The National Institute of Mental Health reports that 15 million adults (over the age of 18) have some sort of social anxiety disorder in the United States. Social phobia often begins in childhood and early adolescence.
Which celebrities have Social Anxiety Disorder?
Most people know Kim Basinger from her many movie roles including being a Bond girl in Never Say Never Again, or for her performance in films such as The Natural or 9½ Weeks. Basinger speaks openly about suffering from social anxiety and can recall feeling fear over reading out loud in class. Her fear was so extreme that teachers believed she was having a nervous breakdown. When she accepted her Oscar for her role in the movie, LA Confidential, she was struggling to find her words despite having rehearsed her speech for days.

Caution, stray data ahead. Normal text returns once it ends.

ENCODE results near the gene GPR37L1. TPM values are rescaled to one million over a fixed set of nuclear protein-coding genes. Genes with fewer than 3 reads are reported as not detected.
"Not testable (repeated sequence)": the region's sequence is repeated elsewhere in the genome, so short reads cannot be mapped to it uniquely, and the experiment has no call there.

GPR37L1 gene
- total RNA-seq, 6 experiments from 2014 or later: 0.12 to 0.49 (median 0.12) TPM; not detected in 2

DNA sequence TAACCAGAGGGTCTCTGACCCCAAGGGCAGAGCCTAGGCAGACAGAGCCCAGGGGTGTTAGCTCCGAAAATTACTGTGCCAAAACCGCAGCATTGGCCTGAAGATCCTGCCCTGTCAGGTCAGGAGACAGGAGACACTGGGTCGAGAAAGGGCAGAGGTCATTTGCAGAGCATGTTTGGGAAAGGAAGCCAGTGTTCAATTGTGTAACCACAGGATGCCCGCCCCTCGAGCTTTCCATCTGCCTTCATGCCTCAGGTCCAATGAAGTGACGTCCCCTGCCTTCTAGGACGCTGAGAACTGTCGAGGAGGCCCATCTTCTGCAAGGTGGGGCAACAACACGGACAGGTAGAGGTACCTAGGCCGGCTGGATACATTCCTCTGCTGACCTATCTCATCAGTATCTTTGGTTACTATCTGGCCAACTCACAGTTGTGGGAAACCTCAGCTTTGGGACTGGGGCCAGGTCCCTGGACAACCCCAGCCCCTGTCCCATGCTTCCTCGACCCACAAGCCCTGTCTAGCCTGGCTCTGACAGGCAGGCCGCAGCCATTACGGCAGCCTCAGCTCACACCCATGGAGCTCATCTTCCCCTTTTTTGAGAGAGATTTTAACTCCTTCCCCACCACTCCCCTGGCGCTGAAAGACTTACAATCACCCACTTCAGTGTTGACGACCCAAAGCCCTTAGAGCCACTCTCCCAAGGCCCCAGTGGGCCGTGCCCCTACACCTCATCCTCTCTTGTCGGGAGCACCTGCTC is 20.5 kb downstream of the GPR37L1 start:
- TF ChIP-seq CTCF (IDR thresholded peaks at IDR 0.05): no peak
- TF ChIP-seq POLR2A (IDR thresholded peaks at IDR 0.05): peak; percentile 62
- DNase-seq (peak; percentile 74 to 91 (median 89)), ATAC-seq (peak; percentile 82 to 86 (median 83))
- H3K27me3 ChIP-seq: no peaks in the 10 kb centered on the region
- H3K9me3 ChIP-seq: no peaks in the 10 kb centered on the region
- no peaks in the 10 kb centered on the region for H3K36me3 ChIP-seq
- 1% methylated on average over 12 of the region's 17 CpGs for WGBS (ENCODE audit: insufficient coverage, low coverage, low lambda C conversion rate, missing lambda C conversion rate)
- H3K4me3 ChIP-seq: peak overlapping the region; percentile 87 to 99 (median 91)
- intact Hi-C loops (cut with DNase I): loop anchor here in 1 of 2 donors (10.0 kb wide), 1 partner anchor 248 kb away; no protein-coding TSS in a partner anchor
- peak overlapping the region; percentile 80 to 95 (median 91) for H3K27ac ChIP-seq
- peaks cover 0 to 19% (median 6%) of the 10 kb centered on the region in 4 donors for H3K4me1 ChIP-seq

Basinger took part in discussing her social anxiety disorder, panic attacks, and agoraphobia in an HBO film called Panic: A film about coping. Basinger has been quoted in the media about her fears: "When I came to Hollywood, I could wear a bikini, but I was in misery because people were looking at me. So I wore baggy clothes and watched other girls get the big parts and awards. I used to go home and play piano and scream at night to let out my frustrations. And this led to my agoraphobia."
It is reported that therapy has helped Basinger but that she is still susceptible to both panic attacks and symptoms of agoraphobia.